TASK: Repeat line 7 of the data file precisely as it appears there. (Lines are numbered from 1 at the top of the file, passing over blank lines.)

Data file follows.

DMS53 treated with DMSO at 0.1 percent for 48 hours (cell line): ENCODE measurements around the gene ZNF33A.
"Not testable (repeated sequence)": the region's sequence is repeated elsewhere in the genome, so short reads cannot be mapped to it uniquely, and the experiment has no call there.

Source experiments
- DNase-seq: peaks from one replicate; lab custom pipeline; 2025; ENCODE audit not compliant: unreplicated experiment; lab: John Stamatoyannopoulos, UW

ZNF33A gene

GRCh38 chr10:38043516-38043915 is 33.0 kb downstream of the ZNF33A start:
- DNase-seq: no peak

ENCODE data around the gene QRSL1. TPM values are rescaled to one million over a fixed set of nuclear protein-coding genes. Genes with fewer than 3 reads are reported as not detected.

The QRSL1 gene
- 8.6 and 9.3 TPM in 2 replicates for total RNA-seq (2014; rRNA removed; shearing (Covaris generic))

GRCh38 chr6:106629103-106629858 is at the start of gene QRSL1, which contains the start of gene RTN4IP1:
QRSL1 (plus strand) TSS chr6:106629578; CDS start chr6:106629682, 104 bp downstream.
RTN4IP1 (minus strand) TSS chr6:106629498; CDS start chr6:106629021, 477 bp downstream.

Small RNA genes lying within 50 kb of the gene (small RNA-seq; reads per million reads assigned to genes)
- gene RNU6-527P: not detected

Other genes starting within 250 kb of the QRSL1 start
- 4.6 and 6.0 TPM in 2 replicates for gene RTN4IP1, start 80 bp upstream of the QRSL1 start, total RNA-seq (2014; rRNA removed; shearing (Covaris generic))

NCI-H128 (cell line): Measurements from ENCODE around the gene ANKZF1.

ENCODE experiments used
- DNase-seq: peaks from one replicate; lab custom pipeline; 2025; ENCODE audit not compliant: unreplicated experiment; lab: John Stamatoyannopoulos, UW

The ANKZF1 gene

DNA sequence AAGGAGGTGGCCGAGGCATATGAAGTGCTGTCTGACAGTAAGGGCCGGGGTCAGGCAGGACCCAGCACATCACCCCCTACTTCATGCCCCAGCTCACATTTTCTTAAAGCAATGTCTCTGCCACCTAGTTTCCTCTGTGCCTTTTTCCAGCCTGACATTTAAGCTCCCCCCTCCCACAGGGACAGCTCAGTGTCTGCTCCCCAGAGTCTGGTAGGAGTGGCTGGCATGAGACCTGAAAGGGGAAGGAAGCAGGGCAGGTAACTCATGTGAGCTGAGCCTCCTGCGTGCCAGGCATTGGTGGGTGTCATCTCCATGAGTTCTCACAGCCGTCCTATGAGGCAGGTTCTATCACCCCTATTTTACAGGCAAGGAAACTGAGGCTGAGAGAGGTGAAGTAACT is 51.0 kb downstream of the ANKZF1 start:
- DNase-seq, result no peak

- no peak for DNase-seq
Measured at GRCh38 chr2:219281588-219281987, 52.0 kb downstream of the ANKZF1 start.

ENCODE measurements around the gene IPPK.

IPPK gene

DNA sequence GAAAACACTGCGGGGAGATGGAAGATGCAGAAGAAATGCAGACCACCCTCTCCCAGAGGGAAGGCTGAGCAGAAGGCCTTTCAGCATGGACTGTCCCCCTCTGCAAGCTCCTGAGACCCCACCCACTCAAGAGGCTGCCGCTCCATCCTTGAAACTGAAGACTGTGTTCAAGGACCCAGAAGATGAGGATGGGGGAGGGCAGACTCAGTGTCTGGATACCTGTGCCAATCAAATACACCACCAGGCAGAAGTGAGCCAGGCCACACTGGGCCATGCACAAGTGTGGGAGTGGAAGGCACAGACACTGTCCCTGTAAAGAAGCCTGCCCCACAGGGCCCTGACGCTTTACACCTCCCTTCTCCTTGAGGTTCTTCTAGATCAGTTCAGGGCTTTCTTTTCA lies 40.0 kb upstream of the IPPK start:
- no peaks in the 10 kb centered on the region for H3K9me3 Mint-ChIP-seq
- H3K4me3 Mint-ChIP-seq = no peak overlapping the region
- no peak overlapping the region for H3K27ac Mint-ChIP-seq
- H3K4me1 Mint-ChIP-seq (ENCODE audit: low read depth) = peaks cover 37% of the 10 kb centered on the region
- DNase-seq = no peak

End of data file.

- DNase-seq: no peak